Posted 6/28/2012 by UNMC Physicians
It’s understandable. If patients have itchy rashes or throbbing leg aches, the Internet is a convenient way to find health information before visiting a healthcare professional for relief. They use online search engines like Google to find ways to see if they can self-diagnose or find ways to relieve the pain. Parents of a colicky newborn are no different. At 2 a.m., after hours of listening to their baby cry, parents want answers, and they want them fast.
According to a study by Pew Internet
, 80 percent of American Internet users research health topics on the Internet. Not surprisingly, women, especially care givers, are most likely to access online health information. As the primary decision makers in the household, women use the Internet to look for treatments to symptoms affecting their family.
“One of the most common diseases that my patients try to find treatments for on the Web is diabetes," said William Hay, MD, family medicine, Baker Place clinic.
“They read about alternative ways to relieve hypertension and other diabetes symptoms that may or may not work.”
Pew Internet reports that the underserved population, specifically the lower income minorities, primarily use mobile phones to access health information via the Internet. Searches by these groups, including the elderly and those with disabilities, may be limited based on accessibility and education.
“Some patients at Baker Place do not have computers or have the means to go to the library, so they aren’t doing thorough searches and taking the time to find fact-based information on the Internet,” said Hay.
Treatments are also sometimes perceived incorrectly by elderly patients who use the Internet for health advice. Diane Hendricks, a social worker at the geriatric clinic, recently worked with a patient who rubbed large amounts of coconut oil all over herself on a daily basis because she read online that it helps with dementia. Hendricks said that it's important to talk with her patients about the things they have read on the Internet.
“When patients self-diagnose or treat themselves with alternative medicines, our providers educate them on the validity of the diagnosis and offer proven treatment options,” Hendricks said.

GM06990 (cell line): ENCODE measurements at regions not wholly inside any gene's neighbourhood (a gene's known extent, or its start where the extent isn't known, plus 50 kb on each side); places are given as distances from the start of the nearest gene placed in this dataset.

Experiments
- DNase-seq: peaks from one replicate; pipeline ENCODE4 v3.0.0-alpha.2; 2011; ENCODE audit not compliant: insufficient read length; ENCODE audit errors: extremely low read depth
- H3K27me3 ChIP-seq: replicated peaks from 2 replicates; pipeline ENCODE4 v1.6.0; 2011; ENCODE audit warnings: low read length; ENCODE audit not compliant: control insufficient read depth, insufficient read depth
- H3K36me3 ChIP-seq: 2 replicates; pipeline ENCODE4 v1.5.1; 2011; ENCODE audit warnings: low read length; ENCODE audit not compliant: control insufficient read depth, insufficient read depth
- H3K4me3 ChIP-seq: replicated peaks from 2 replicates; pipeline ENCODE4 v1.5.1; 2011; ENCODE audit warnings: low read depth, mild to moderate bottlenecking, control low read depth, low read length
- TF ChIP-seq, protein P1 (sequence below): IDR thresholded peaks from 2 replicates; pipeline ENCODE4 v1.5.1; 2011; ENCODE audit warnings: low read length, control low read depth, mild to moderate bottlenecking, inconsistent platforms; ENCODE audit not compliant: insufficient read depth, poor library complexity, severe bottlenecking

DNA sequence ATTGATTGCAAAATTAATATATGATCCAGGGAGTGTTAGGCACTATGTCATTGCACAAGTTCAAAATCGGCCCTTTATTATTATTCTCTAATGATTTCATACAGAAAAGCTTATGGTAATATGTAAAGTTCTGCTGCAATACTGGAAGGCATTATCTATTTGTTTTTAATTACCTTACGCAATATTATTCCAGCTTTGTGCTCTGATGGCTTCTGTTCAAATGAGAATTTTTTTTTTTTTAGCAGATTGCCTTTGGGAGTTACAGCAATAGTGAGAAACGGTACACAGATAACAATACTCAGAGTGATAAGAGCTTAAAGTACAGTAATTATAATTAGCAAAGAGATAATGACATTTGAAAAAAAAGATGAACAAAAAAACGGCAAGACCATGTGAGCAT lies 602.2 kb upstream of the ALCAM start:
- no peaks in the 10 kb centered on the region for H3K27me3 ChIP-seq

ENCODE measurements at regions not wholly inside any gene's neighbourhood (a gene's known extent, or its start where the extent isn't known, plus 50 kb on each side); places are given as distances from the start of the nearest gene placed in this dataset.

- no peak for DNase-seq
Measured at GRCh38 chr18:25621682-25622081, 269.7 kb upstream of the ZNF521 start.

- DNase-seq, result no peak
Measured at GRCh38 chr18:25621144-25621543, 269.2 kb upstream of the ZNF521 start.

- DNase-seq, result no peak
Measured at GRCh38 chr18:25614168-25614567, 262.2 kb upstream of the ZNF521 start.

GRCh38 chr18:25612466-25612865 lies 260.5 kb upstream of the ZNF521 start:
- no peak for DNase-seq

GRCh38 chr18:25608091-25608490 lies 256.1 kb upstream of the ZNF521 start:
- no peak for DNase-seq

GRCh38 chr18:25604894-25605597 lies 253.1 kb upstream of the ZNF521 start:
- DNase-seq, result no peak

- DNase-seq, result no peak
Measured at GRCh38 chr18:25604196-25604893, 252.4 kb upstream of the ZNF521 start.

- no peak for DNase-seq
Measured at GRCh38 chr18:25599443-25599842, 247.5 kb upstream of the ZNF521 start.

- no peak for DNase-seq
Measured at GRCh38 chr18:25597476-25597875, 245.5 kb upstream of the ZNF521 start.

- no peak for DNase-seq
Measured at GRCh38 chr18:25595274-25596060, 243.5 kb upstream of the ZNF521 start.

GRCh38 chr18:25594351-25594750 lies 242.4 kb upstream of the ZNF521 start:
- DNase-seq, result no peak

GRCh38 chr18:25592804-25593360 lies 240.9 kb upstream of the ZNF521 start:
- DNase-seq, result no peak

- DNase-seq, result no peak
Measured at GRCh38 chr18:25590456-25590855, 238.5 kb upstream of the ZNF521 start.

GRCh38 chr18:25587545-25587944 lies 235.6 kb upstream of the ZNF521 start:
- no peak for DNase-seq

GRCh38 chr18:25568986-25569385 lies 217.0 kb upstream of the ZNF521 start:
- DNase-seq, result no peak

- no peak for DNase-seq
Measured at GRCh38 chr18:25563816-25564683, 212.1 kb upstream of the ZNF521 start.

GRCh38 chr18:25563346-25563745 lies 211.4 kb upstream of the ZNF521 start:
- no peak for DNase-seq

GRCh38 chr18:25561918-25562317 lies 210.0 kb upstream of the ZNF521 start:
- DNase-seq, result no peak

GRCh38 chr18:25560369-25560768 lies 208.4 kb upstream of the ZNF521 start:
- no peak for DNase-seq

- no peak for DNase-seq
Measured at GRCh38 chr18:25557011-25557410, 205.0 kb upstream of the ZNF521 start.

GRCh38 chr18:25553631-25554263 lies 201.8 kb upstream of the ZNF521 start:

Medications are another area where people sometimes flock to on the Internet. Linda Farho, PharmaD, a pharmacist for the geriatric assessment clinic, indicates that the risk for drug interactions increases with the number of medications a patient is taking.
“The Centers for Disease Control (CDC) reports the average number of medications for those 65 years of age and older is five,” Farho said. “Some patients may need more than that and others may need fewer. The right number depends on the individual patient.”
Patients accessing the web to search for information related to a condition or disease can sometimes run across sites developed by pharmaceutical companies that benefit from providing drug information as it could lead to patients trying their treatments or medications. Sometimes a patient will view information on the Internet and not pay attention to the author or source of the content.
One strategy pharmaceutical companies are using is engaging potential customers through social media.
Lately ads have been placed on common websites such as www.webmd.com
and on social media blogs, You Tube and Facebook, to engage all Internet users through common language and situations or conditions they can easily relate to, incorporating the drug or treatment.
Throughout June, the first video that populated on You Tube
when patients typed in the word health was about a teen’s journey to manage his type II diabetes. The six minute video had 88,648 views. While the video probably inspired many, it no doubt, also benefited the company - Lillyhealth - that posted it. Some of the viewers who watched the teen’s journey also clicked on other videos specific to medications posted on the same channel.
Despite the misperceptions, there are benefits of accessing online media for health information. Toby Free, MD, medical director at the Bellevue Family Medicine clinic says that in many cases, medical information on the Internet helps impact a patient's willingness to make healthy decisions.
"The Internet can be a powerful tool in the care of our patients," said Free. "It isn't that the patient might be given the wrong information, necessarily. The information itself may be misapplied."
Free looks forward to offering patients personal and accurate health information via the new web portal in One Chart.
"With One Chart | PATIENT, patients will be able to view accurate and personalized medical information online, without using broad based medical solutions found via the Internet."
Right or wrong, it is safe to say that patients will continue to use search engines to find health information - sometimes before consulting with a healthcare professional. Likewise, healthcare providers will also continue to provide patient education, but, that education may be trending toward instructing patients where trusted sources for health information can be found.
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